Having said that parts of the legal system are on your side. Consider the following:
1. Common law recognises the rights of people to freedom from coercion. Afterall they are laws against slavery are there not? The judge is likely to make a distinction between government and private slavery, but is there reason for such a distinction, given that governments comprise bad people, and people do bad things. And they are aware that governments to bad things.
2. Constitutional law might offer some protection as well. Consider that the constitution has provisions for change. The implication is that the writers of the constitution recognised that the document could be wrong. Afterall it was written 100-500 years ago, depending on your country of origin, and values have certainly changed.
3. Legislative law is perhaps the biggest threat to people, and its noteworthy that it does not sit well with Common Law. Its actually intriguing how the founders of each constitution could adopt 2 systems of law making, in as much as through interpreting the law, the Common Law process is actually making laws.
It is also readily apparent that our parliamentary system does not function as it was intended in any country. Whether you are in England, the USA, Australia or any other parliamentary democracy, parties were not foreseen to have such power. This is the same monopoly power that governments talk about legislating against, but seldom do because they have a shared alliance with business leaders in the higher echelons of power and influence.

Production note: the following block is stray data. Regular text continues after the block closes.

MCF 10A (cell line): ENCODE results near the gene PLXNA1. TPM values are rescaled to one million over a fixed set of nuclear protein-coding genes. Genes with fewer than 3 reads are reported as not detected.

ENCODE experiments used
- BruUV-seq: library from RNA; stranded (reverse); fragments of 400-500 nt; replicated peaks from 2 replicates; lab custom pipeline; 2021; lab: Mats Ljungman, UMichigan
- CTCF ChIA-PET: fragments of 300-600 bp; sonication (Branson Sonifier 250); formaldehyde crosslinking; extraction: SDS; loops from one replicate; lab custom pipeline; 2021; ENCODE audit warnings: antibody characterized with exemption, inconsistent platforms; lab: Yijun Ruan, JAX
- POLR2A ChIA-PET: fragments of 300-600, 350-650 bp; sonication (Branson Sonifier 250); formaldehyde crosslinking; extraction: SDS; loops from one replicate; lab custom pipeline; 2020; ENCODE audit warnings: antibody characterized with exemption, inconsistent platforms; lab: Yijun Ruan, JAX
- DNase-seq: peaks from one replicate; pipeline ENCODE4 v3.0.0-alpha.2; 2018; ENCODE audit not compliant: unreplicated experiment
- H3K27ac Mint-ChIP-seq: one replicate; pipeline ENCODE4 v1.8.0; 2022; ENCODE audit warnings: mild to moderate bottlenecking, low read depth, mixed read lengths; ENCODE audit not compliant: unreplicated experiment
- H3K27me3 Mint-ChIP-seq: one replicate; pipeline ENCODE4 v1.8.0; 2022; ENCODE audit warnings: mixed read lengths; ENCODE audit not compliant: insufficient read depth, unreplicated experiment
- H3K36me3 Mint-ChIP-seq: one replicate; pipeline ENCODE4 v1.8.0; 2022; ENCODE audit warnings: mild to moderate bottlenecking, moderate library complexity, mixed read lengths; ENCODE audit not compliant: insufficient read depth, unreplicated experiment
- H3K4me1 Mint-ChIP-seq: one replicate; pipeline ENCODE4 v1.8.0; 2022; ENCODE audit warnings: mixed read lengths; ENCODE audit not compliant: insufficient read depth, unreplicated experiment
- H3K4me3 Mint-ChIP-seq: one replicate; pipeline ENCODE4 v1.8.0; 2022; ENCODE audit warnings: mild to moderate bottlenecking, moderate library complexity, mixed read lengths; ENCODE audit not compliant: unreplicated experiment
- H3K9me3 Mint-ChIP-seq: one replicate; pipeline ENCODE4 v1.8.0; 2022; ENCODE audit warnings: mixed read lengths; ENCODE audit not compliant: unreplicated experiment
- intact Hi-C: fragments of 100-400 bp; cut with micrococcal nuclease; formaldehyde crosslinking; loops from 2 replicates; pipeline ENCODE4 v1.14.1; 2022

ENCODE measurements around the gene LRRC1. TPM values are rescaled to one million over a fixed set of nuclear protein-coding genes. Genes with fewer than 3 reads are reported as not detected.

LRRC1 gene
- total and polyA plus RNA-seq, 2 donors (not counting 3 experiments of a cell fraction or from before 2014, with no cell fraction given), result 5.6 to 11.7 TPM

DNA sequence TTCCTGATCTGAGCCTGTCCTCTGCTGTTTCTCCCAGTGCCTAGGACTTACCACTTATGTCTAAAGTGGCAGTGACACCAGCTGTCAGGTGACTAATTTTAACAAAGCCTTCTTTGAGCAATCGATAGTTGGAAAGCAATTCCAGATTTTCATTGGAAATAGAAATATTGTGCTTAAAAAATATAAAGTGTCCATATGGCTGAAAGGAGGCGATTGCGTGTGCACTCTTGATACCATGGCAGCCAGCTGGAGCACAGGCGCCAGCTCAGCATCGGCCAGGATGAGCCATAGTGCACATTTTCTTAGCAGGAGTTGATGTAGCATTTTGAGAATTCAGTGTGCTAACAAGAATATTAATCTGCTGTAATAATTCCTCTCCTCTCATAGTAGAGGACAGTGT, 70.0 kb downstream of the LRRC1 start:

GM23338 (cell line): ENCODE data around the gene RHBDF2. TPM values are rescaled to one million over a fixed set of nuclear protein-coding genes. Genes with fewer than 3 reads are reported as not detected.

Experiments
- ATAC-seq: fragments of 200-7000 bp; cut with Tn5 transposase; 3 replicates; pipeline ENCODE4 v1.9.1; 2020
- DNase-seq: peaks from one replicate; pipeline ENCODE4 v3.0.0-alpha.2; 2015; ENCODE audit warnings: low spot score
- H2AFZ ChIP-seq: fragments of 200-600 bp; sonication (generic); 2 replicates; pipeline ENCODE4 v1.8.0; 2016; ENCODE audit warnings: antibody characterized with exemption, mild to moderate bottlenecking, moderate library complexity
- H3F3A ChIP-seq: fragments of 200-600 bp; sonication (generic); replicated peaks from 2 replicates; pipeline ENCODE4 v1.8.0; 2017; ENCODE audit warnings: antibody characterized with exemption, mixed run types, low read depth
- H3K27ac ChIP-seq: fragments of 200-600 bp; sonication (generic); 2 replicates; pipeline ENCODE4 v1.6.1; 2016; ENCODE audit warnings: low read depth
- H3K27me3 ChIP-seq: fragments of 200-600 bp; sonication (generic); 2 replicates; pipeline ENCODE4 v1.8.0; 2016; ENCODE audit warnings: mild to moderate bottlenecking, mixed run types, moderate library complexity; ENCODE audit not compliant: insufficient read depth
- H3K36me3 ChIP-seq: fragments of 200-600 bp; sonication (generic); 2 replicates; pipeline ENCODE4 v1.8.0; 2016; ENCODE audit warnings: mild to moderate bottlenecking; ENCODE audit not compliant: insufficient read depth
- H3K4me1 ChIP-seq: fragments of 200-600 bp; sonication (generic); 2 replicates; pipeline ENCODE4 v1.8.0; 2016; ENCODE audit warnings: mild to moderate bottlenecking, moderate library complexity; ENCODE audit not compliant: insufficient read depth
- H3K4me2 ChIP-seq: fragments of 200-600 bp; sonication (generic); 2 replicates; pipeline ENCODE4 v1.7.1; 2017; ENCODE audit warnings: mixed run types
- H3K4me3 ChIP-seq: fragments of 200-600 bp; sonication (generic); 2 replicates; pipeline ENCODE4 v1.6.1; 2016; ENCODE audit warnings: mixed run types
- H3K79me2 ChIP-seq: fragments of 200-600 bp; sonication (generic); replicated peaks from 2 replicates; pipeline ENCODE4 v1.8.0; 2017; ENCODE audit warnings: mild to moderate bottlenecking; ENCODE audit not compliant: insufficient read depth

I thus maintain that there are grounds for fighting a case based on implicit contradictions in constitutional law, whether the case rests on contradictions in the constitution or breaches in the interpretation of the constitution. The provisions within every constitution for change thus allow for change. Regardless of this provision, we can know in our own minds what is right & wrong. So at base we are campaigning for recognition that we exist in an objective reality, so logic should bare witness as it does in science. This was the hope of the constitution before the process was corrupted by the party process of consolidating power in just 2 parties.
Andrew Sheldon www.sheldonthinks.com